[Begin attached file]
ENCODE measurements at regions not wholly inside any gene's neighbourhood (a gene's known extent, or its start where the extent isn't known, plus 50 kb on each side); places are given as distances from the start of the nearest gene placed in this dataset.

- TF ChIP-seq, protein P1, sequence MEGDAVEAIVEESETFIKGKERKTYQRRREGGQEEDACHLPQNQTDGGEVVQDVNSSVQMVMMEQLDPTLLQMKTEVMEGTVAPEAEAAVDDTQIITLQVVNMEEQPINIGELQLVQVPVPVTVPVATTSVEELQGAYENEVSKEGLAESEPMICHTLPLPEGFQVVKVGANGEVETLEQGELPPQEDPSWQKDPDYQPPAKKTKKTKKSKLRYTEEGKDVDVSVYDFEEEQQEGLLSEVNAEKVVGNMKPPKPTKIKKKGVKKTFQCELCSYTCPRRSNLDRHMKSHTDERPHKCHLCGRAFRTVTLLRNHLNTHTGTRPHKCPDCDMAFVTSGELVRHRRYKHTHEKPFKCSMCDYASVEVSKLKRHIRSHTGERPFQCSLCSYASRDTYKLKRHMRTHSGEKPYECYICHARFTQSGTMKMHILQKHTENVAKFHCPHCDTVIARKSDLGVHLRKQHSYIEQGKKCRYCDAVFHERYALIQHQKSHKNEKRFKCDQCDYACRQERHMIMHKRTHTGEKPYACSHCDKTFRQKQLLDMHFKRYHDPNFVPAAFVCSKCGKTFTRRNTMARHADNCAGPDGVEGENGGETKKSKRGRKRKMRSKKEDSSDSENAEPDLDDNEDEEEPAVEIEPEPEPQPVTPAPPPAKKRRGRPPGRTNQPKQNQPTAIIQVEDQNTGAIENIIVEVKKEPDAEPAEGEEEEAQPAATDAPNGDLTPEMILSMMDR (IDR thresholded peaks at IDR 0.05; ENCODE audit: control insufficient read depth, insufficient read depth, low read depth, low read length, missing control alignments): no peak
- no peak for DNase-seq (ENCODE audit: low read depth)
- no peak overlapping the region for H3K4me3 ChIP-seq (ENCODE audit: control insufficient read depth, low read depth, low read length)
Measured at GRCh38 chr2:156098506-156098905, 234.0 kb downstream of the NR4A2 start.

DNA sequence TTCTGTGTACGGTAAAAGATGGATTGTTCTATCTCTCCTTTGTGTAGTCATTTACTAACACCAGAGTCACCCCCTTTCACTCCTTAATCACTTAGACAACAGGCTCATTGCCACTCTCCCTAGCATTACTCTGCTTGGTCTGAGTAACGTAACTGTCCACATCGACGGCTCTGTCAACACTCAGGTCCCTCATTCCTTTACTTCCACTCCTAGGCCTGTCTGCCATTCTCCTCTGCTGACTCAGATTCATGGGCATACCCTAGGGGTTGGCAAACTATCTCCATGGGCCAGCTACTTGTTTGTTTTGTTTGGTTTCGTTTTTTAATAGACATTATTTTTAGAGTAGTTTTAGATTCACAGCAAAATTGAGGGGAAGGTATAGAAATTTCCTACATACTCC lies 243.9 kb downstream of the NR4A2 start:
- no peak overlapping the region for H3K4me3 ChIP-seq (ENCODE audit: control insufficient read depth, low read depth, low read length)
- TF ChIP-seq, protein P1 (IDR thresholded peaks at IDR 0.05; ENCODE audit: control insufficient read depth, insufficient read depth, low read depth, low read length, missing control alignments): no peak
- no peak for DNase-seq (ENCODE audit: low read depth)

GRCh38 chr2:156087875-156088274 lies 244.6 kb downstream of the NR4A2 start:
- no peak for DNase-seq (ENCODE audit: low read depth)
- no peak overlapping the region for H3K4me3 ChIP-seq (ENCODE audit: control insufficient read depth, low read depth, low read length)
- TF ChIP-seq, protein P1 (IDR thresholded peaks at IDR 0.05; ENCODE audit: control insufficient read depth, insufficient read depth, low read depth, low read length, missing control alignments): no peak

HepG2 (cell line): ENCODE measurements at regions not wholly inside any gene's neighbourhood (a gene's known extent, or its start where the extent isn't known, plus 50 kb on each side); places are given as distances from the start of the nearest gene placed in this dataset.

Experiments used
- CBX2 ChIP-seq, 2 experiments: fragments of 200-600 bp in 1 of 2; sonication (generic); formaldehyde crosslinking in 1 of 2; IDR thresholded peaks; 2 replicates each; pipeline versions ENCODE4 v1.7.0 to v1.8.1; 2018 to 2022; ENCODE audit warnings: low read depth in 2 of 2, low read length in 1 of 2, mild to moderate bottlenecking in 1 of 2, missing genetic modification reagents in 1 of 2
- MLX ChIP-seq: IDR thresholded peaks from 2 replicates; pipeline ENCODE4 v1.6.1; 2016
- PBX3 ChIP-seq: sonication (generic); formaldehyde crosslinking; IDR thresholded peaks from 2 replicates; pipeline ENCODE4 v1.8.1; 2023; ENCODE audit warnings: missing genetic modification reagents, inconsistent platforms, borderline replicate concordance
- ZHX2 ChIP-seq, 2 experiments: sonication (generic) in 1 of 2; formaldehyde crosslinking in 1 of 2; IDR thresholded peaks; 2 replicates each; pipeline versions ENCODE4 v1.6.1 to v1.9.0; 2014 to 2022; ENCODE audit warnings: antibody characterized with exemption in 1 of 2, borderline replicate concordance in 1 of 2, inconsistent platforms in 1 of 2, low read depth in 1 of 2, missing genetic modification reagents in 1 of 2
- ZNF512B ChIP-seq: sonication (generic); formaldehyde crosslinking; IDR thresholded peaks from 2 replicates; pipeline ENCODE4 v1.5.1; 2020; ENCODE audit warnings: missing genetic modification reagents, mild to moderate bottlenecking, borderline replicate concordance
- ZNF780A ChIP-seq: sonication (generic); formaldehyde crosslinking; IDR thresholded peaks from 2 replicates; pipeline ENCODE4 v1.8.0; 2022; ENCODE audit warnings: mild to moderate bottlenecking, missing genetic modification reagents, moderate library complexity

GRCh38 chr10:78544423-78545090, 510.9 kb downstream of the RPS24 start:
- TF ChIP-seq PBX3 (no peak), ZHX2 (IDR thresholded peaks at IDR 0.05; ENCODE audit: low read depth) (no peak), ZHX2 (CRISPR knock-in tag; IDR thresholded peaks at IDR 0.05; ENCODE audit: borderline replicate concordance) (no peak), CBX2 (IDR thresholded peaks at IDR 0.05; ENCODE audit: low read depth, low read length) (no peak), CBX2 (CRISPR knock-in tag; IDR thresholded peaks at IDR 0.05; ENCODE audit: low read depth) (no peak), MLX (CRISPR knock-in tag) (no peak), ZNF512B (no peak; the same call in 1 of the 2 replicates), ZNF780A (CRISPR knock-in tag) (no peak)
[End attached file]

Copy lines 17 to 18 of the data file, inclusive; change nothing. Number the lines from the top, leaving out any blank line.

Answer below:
- MLX ChIP-seq: IDR thresholded peaks from 2 replicates; pipeline ENCODE4 v1.6.1; 2016
- PBX3 ChIP-seq: sonication (generic); formaldehyde crosslinking; IDR thresholded peaks from 2 replicates; pipeline ENCODE4 v1.8.1; 2023; ENCODE audit warnings: missing genetic modification reagents, inconsistent platforms, borderline replicate concordance